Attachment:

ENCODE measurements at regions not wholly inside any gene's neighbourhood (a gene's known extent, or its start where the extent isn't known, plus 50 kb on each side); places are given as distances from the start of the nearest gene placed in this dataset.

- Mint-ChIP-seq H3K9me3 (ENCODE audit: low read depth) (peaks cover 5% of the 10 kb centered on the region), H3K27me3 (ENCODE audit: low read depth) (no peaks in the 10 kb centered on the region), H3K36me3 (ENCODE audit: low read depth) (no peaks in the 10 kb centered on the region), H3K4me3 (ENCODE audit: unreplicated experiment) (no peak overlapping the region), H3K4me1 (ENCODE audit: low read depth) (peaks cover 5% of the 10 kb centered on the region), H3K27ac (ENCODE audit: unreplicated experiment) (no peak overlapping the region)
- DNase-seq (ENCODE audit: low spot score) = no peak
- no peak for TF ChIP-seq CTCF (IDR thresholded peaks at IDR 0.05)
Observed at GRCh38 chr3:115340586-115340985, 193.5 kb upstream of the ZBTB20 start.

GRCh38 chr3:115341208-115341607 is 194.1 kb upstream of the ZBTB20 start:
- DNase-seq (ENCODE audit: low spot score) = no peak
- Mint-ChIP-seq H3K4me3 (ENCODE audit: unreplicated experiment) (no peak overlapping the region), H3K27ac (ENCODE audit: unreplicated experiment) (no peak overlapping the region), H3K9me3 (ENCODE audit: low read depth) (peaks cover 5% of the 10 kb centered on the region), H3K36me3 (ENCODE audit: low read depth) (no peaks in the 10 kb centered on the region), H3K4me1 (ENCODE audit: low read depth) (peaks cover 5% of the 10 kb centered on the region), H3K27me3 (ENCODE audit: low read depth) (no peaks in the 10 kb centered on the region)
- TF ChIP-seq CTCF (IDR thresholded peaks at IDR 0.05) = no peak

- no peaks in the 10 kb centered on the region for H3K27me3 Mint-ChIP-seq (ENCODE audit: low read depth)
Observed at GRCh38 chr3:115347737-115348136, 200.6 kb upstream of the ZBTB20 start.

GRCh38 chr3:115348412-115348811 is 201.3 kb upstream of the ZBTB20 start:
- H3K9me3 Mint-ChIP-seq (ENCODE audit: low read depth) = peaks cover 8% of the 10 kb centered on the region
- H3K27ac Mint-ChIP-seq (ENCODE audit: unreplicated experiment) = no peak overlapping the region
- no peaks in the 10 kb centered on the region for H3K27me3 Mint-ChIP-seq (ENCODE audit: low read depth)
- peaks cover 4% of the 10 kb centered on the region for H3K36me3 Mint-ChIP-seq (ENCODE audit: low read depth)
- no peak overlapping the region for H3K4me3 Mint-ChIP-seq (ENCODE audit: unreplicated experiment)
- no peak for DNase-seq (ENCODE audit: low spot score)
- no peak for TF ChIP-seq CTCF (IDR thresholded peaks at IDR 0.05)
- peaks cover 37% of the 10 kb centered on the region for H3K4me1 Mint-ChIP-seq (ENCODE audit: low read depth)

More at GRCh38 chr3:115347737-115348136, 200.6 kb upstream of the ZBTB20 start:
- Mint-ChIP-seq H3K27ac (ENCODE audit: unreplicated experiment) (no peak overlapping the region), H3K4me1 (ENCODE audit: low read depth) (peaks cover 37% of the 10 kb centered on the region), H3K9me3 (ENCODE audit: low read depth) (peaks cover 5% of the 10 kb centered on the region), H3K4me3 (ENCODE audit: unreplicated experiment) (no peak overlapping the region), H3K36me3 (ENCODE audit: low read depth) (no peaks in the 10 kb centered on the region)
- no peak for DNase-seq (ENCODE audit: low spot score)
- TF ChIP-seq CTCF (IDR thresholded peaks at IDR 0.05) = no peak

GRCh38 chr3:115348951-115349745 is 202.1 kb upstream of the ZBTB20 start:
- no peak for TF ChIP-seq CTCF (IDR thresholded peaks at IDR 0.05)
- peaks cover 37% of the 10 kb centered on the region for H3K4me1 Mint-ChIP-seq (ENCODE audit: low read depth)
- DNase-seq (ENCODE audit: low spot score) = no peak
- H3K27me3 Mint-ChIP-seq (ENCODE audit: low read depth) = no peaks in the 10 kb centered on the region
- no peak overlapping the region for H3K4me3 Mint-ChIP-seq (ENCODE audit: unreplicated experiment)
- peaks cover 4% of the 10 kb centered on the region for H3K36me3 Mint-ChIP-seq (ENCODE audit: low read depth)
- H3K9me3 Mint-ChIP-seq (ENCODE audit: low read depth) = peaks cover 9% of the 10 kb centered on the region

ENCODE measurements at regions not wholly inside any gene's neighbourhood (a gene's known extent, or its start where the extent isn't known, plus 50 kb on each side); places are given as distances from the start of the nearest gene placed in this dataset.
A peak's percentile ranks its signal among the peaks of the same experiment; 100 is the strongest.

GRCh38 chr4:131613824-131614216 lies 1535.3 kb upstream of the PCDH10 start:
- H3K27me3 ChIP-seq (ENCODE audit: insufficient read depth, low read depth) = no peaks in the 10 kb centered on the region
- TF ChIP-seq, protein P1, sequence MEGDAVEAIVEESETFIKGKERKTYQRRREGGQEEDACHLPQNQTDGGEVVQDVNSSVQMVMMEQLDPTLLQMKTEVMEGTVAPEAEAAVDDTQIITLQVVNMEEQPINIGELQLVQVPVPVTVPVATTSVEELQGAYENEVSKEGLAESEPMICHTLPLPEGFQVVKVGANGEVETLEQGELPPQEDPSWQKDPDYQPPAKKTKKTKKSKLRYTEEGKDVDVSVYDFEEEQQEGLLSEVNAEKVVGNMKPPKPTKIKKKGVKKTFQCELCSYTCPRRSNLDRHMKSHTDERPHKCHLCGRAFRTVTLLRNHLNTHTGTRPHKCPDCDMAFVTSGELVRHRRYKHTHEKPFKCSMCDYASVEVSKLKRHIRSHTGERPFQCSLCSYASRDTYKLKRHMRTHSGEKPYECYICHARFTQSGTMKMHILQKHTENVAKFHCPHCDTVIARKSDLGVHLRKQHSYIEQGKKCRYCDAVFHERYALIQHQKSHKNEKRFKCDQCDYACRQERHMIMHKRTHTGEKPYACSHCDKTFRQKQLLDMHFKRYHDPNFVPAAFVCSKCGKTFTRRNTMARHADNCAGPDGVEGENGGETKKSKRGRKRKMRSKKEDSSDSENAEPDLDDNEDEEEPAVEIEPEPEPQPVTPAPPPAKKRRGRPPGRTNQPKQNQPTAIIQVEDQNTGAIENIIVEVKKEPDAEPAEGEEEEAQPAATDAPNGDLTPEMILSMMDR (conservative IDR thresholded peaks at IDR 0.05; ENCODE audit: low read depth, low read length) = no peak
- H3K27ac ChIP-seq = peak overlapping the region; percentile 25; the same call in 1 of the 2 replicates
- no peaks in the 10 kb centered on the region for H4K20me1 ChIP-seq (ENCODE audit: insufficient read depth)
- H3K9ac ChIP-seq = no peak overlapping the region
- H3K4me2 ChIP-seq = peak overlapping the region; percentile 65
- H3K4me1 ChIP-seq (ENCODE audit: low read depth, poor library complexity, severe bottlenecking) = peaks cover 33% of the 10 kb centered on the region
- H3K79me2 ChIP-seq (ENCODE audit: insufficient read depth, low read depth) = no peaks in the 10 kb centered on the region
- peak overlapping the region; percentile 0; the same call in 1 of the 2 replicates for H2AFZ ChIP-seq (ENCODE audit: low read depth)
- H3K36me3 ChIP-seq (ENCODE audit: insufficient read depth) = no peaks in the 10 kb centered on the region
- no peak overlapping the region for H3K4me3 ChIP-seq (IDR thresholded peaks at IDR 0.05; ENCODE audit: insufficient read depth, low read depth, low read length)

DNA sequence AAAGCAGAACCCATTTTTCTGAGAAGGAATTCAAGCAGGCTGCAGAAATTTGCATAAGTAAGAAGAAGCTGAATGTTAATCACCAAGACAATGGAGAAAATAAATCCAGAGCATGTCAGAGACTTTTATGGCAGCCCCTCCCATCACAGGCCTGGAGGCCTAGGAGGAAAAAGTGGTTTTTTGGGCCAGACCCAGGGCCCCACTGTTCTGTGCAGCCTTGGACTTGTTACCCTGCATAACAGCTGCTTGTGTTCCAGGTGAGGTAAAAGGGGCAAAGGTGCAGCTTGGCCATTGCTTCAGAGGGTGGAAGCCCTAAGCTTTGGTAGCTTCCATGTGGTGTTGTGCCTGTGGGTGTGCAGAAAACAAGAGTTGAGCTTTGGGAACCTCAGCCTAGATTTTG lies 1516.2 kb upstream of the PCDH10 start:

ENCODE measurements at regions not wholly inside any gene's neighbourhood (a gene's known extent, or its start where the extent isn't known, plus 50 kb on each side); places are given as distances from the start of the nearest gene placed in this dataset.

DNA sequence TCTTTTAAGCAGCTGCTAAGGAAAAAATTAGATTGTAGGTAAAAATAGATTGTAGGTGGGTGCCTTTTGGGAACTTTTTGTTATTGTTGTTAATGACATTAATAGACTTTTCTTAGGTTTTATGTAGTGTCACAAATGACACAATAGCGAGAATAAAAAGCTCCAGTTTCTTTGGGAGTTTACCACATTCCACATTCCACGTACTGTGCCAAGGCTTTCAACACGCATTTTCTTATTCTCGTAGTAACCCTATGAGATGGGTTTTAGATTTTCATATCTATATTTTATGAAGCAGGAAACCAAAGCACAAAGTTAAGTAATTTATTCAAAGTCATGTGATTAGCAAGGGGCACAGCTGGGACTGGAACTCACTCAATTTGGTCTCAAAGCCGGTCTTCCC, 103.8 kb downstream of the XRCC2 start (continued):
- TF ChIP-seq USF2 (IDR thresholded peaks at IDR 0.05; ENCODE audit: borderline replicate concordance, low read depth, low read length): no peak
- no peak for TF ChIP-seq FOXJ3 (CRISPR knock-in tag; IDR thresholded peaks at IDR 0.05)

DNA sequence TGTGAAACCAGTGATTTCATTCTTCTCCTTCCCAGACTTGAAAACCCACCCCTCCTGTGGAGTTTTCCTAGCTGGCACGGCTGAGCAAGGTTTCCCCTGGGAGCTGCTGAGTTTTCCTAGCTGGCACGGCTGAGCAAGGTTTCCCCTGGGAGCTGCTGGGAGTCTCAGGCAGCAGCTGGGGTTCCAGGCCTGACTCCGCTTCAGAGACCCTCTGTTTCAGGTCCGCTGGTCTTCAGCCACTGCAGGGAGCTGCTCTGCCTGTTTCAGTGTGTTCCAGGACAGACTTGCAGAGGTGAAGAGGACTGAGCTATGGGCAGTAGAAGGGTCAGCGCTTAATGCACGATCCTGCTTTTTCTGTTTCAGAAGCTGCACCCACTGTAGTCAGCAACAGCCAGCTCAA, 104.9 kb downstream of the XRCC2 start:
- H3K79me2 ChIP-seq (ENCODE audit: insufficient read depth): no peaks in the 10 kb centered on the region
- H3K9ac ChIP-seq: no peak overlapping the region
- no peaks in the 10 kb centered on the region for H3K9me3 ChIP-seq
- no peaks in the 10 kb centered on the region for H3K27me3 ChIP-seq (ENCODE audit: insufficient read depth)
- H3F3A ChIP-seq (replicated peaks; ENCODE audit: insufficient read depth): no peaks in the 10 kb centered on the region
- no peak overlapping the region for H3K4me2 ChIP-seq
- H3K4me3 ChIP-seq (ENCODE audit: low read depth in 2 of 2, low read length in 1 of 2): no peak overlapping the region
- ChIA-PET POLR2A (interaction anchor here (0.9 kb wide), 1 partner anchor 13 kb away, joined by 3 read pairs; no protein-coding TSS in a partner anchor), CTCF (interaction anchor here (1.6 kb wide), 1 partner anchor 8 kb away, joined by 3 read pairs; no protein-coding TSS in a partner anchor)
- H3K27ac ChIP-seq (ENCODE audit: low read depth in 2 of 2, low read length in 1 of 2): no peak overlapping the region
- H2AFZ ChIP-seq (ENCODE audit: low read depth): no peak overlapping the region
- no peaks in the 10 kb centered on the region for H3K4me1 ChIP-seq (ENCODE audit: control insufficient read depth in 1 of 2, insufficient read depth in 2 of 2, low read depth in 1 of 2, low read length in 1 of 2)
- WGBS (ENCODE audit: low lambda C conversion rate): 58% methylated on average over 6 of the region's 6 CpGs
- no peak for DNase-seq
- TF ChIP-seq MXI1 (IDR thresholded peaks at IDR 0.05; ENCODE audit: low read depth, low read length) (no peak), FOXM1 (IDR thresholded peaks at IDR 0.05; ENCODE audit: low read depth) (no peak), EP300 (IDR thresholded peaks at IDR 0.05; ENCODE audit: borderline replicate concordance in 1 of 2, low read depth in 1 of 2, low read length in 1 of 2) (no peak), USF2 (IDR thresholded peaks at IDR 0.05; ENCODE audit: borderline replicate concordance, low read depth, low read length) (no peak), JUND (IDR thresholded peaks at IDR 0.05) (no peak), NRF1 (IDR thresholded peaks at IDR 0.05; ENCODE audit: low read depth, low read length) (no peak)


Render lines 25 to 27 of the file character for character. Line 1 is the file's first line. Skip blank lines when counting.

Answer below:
GRCh38 chr3:115348951-115349745 is 202.1 kb upstream of the ZBTB20 start:
- no peak for TF ChIP-seq CTCF (IDR thresholded peaks at IDR 0.05)
- peaks cover 37% of the 10 kb centered on the region for H3K4me1 Mint-ChIP-seq (ENCODE audit: low read depth)